When the 2017 National Assessment of Educational Progress was released earlier this year, most states learned that their average scores in grades 4 and 8 reading and mathematics remained relatively flat since 2015. More troubling though, students performing at the lowest 10th and 25th percentiles saw a decline in their scores. To confront this decline, states like Mississippi and Wyoming are focusing their accountability systems on improving the academic growth of their lowest-performing students.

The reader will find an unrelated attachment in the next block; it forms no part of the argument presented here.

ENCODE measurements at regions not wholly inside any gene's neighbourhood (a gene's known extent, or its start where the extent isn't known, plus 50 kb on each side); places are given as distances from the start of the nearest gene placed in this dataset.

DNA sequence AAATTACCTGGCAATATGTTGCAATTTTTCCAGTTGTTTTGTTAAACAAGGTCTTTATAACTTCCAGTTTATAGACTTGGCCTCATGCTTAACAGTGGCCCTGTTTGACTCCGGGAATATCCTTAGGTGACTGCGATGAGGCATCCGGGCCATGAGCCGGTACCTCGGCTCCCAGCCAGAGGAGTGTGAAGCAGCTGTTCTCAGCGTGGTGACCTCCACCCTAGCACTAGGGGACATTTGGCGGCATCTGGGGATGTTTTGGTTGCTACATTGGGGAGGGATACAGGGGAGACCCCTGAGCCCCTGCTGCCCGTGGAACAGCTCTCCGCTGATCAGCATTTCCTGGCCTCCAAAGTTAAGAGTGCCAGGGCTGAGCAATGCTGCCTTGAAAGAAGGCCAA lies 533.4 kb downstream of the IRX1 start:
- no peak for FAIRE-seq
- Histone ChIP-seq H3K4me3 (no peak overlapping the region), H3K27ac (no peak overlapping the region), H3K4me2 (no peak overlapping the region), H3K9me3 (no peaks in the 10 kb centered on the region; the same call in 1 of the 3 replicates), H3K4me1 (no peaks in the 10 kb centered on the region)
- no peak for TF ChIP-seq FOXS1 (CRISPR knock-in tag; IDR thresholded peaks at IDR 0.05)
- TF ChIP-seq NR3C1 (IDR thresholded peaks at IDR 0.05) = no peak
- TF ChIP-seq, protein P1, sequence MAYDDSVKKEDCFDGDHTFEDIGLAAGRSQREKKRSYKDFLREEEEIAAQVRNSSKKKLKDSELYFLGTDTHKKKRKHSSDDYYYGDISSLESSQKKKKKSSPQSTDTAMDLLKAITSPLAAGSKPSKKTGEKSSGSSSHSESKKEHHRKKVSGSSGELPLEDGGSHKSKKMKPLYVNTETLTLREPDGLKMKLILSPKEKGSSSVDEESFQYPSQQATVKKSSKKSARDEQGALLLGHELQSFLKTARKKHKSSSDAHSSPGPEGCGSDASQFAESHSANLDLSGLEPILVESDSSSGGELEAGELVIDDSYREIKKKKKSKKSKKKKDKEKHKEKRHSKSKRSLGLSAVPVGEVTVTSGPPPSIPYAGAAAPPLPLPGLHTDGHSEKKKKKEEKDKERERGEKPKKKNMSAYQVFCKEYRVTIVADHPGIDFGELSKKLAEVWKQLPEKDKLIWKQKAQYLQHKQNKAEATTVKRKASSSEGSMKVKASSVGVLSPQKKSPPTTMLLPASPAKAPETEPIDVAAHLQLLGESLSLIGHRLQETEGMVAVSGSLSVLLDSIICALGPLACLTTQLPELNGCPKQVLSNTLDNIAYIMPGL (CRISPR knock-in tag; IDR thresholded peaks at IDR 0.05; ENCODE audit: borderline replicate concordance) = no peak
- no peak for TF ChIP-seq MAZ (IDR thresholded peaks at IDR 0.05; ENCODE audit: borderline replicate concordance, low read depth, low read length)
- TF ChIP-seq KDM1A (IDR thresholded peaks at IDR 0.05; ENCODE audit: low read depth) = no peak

“In Mississippi, as in other states across the nation, we developed student growth measures not only to hold schools accountable for their students’ improvement but also to ensure that all students can get the resources they need to succeed,” said John Kelly, immediate past chair of NASBE’s Board of Directors and a member of the Mississippi Board of Education. “This is an important means for advancing equity and excellence in our schools.”